Shuttleworth Collection Airshows

Shuttleworth Collection Airshows

The September Air Displays at the Old Warden have traditionally focussed on the Shuttleworth Collection’s own heritage. This year that heritage had added poignancy as the Richard Ormonde Shuttleworth Remembrance Trust marked 80 years since Richard died in the flying accident while serving in the Royal Air Force. The Vintage Drive-In airshow showcased many of Richard’s own purchases for his collection as well as the aircraft subsequently operated by the collection.

Paul Johnson/Flightline UK reports. All photography by the author.

The Drive-In format is now well established at Old Warden and continues to work well. However, there were a few signs of things slowly returning to normal with more of the usual attractions returning to show day with the hangars opened during the morning, vintage bus rides, flightline tours, Shuttleworth House tours and access to the Swiss Garden. Even the Trust’s Shuttleworth & Clayton Traction Engine, ‘Dorothy’ was out and about steaming around the hangars.

A great variety of historic aircraft from the Collection and other operators were brought together to celebrate the Vintage theme. The largest aircraft in the show was the Consolidated PBY-5A Catalina from Plane Sailing. Not only was its display a superb spectacle over Old Warden, it also operated from Old Warden making for an impressive sight as it taxied, took off and landed on the grass strip.

A very rare visitor to Old Warden was the Civilian Coupe Mk2 from Shipping and Airlines. The type is the first British two-seat enclosed cockpit monoplane. G-ABNT is the third of five such aircraft that were built and first flew in 1931. During the display she flew with the Collection’s Southern Martlet as both aircraft share the same powerplant, the Armstrong Siddeley Genet Major engine.

It was also great to see the Royal Air Force Battle of Britain Memorial Flight back in public action at Old Warden. Flt Lt Andy Preece gave some spirited flypasts in Supermarine Spitfire Vb AB910 before heading back to RAF Coningsby. Further historic military visitors represented the Army Air Corps with Kevin Hale flying his Auster AOP6 in company with a de Havilland Canada Chipmunk T10 flown by Simon Tilling.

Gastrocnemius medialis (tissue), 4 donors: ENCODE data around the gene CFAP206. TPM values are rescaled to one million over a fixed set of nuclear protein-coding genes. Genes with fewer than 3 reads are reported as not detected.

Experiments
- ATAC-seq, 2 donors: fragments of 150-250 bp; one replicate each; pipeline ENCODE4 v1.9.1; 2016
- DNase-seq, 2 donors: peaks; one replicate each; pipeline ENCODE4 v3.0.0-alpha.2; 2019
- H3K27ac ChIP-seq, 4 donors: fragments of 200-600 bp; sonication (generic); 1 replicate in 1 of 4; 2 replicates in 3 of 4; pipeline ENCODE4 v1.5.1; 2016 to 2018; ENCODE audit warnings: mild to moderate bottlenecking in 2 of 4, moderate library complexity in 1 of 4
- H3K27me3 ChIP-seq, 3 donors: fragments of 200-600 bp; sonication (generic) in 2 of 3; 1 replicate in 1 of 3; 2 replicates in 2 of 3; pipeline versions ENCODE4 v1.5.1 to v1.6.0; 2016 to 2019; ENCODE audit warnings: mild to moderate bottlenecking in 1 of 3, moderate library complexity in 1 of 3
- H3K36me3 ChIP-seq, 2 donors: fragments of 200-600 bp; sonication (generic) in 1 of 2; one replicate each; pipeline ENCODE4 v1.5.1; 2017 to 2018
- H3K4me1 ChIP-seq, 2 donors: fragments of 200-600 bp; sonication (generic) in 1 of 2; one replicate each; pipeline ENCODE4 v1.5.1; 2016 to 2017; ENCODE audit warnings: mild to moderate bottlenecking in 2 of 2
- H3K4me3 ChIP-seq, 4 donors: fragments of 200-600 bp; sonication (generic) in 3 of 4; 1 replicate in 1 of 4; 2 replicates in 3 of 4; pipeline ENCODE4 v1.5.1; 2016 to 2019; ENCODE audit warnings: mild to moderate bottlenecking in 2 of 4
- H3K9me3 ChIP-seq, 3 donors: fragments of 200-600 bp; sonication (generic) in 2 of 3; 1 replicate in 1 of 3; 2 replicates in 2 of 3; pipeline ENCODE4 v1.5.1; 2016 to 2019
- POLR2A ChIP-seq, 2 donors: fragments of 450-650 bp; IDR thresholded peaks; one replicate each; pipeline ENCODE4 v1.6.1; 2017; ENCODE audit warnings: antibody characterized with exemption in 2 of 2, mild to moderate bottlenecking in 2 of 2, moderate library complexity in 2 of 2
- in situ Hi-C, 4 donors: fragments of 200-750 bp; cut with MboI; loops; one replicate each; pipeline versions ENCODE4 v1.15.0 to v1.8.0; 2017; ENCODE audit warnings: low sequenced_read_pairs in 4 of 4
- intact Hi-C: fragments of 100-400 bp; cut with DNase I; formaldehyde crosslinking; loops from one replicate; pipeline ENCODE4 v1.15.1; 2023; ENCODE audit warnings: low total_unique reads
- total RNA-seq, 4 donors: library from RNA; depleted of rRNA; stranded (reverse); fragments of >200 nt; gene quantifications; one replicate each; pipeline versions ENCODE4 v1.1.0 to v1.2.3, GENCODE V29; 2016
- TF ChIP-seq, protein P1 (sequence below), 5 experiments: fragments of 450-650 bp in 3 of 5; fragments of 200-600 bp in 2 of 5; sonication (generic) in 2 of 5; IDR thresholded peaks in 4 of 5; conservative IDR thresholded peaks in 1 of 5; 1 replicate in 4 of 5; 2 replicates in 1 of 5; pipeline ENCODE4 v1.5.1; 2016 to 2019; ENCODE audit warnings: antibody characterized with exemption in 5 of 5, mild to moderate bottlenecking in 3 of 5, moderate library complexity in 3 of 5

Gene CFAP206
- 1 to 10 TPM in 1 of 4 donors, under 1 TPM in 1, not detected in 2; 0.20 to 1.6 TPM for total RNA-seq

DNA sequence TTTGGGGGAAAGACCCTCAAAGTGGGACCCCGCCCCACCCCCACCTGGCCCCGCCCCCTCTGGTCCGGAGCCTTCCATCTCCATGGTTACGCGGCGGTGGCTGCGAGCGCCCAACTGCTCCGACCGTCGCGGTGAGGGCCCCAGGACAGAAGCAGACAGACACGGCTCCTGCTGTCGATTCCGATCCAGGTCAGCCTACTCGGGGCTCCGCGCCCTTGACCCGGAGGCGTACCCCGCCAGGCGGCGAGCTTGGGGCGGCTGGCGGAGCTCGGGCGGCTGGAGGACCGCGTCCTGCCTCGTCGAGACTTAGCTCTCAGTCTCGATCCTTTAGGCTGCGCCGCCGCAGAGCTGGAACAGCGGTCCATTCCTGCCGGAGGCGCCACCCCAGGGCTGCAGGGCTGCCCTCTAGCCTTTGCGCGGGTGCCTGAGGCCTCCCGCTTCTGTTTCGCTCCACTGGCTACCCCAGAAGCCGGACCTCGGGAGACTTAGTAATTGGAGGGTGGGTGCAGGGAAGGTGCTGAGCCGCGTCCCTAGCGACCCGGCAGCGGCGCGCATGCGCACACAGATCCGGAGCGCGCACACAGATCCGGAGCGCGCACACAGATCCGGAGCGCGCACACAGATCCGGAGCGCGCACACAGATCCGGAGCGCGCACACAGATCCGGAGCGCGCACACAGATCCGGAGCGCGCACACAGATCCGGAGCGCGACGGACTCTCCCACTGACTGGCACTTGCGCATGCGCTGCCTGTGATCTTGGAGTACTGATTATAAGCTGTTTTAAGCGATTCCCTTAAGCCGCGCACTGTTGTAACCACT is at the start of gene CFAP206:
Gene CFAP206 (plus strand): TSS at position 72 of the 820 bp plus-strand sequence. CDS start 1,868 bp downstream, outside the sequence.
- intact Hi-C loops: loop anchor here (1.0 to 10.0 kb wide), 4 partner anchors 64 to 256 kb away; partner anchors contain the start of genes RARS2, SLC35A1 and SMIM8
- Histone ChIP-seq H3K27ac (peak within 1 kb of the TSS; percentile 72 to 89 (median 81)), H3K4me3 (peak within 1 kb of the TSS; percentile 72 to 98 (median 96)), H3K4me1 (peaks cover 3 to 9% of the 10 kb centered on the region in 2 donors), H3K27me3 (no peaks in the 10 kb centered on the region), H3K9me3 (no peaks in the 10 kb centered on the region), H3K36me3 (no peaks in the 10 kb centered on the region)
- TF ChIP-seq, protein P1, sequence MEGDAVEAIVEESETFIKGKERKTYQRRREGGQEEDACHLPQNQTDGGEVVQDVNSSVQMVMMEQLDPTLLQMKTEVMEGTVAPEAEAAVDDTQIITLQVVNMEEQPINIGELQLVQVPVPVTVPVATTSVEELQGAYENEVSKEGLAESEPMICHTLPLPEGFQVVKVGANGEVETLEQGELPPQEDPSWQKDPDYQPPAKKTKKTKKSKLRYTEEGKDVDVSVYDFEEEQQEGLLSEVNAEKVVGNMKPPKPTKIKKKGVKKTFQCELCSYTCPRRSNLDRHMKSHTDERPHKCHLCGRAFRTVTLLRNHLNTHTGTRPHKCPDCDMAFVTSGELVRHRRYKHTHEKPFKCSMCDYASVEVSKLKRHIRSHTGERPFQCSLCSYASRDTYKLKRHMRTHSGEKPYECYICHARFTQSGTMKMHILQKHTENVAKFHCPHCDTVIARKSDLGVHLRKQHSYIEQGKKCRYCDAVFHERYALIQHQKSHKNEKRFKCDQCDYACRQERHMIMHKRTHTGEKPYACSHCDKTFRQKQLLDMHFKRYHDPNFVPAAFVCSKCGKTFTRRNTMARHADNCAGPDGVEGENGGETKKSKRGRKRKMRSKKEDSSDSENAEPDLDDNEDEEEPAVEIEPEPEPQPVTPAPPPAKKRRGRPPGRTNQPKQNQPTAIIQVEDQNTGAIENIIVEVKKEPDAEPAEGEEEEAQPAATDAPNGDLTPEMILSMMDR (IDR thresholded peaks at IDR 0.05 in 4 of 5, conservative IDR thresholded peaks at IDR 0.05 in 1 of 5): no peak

But perhaps the standout visiting display of the afternoon came from the Stampe Formation Team. With their four very colourful Stampe SV4 biplanes, they looked superb in the sunny skies and their beautifully choreographed routine was really well suited to Old Warden. Their display was concluded by a scintillating solo aerobatic routine by team leader Chris Jesson which highlighted just why the Stampe was such a highly regarded aircraft both in the competition aerobatics world as well as an airshow performer.

The vintage glider displays also caught the eye as well for different reason. The Fauvel AV26 is a regular performer at Old Warden with some elegant aerobatic routines. However, for this event Graham Saw flew a very unusual and innovative formation display leading its Piper Super Cub tow aircraft piloted by Richard Crocket through a series of tight turns back down to the ground. Graham also displayed the aerobatic prowess of Letov Lunak glider later in the afternoon which including some elegant loops and some very punchy flick rolls.